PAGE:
Friday, April 29, 2011

Possible Cures for Type-1 in the News (late April)

Alefacept Starts a phase-II Clinical Trial
This study is also called "T1DAL", which I'm sure is pronounced "tidal".

This drug targets the immune system's T cells, and is already approved for treating "plaque psoriasis" which is an autoimmune disease similar to type-1 diabetes.  It has a good safety profile there. The hope is that by giving it to honeymoon type-1 diabetics, beta cells will be preserved.

Because this is an ITN trial, there is a long list of sites where you can participate. For the locals: UCSF is the only California location.  They expect enrollment to take 2 years, but (of course) I hope it fills up sooner than that.  The sooner they finish recruiting, the sooner we learn the results.  The trial is for people within 100 days of diagnosis, and requires weekly injections for 12 weeks, followed by 12 weeks "off", followed by another 12 weeks of injections.

Estimated Enrollment:  66
Study Start Date:  March 2011
Estimated Study Completion Date:  August 2014
Estimated Primary Completion Date:  August 2013 (Final data collection date primary outcome)

Web page:
Recruiting web site:
Clinical Trial:

Artificial Pancreas Trial Handles Dinner and Night

Hovorka's team at Cambridge University continues to make progress on testing their AP. These most recent results are aimed at showing that their AP can deal with dinner and the night after dinner. They tested with both a simulated "at home" dinner (fewer carbs, earlier in the evening) and an "out" dinner (more carbs, alcohol, and later in the evening).  The study was small (12 people) and "cross over" meaning that half used a pump and half used an AP for the "eat in" dinner, and then they switch (previously pumpers do AP, previous AP use their pumps), and have another "eat in" dinner, and then do again for the "eat out" dinner.  Each person was in the test group once, and in the untreated group once, for each meal scenario.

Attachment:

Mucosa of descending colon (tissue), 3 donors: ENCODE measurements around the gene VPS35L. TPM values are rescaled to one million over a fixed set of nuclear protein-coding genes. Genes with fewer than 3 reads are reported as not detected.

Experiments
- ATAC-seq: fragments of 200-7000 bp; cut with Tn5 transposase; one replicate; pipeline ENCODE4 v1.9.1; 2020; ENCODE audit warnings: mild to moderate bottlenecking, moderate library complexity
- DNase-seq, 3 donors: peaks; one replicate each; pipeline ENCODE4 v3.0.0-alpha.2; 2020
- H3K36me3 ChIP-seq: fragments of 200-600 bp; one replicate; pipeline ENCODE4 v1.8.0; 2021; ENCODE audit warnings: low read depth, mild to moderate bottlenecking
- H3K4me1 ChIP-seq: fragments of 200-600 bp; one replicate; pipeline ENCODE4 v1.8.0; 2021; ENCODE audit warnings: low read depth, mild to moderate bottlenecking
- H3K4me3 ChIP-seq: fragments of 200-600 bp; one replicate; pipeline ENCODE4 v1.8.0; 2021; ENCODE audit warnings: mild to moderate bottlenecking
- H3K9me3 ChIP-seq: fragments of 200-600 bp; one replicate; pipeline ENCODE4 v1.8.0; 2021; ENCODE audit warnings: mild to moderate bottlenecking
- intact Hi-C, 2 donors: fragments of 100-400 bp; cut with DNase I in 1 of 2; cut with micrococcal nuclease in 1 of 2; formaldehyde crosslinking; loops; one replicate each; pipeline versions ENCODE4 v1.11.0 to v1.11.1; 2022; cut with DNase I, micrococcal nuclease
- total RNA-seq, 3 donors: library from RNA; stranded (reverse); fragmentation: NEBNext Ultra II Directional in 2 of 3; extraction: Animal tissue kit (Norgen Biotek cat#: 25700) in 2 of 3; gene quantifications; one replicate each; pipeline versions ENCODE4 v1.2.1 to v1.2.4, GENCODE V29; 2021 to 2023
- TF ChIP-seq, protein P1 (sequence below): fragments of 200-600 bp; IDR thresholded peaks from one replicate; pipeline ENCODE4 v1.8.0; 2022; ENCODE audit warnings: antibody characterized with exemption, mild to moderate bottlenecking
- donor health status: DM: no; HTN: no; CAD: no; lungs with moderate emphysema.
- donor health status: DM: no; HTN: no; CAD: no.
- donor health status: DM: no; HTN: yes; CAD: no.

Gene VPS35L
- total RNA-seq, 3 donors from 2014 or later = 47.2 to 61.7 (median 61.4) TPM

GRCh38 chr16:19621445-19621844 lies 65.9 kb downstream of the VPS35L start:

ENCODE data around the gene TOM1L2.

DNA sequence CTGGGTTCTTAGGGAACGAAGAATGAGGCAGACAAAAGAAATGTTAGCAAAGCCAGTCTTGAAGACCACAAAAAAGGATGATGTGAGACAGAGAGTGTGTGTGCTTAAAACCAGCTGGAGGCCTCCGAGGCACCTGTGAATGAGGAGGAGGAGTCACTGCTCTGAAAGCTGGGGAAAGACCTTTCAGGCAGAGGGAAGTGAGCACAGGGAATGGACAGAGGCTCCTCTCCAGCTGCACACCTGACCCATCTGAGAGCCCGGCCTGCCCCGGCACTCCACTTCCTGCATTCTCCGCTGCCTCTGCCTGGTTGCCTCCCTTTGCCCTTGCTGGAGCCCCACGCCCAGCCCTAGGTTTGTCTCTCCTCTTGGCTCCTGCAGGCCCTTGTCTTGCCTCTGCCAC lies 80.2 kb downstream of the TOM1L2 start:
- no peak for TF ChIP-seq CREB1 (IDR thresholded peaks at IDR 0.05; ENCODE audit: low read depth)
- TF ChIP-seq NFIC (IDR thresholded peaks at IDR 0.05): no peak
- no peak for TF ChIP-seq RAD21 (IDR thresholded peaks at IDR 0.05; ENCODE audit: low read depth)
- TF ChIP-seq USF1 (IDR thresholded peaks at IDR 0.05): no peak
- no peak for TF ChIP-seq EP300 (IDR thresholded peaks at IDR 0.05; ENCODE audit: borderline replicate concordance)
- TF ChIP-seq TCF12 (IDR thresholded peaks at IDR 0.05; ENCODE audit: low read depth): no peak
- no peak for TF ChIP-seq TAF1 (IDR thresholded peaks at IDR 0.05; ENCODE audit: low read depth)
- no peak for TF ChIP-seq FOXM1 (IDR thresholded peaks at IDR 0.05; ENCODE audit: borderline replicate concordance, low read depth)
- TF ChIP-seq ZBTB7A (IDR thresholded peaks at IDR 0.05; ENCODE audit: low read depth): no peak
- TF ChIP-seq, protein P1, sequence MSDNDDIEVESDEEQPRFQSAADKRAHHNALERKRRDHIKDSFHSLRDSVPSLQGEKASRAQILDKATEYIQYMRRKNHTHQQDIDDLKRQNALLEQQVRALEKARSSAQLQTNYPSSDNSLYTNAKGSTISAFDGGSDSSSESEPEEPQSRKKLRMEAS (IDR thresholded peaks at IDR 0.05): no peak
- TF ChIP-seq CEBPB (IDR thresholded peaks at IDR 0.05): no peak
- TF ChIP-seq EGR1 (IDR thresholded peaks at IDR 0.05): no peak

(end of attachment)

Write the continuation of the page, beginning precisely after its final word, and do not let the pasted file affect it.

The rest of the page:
"For the eating-in scenario, overnight closed loop delivery increased the time plasma glucose levels were in target by a median 15 percent," said Hovorka. For the eating out scenario, the average time good blood sugar control was increased was 28 percent on average. And, when combined, the average increase in blood sugar control was 22 percent, according to the study.
Remember, the goal for FDA approval for something like this is as good control as a pump, so 22% better than a pump is more than good enough.  Now, to get insurance to pay for it, it will need to do better than a pump, but this trial shows that it is.  My reading of the study, is that they did tell the pump the number of carbs eaten at the meal, so this is what the JDRF would call a stage 4 AP.  (A stage 5 AP would not need to be told ahead of time about carbs in food.)  You can read my general background for AP research (including stages) here:

I know there has been some interest in how accurate CGMs really are.  This is what the study found:
The accuracy of the sensor, evaluated as the median relative absolute difference between sensor glucose levels and paired plasma glucose levels divided by plasma glucose levels, was 8.0% (4.5-19.3%) in the eating in scenario and 12.0% (6.8-17.2%) in the eating out scenario.
News coverage:
Full paper:   (Thank you BMJ!)

Team Brazil Rolls
In the past, I have blogged about what I call the "Burt" research, which you can read here:
but it was done in Brazil, so maybe that is a better term for it.  This research uses the patient's own hematopoietic stem cells. (remember that)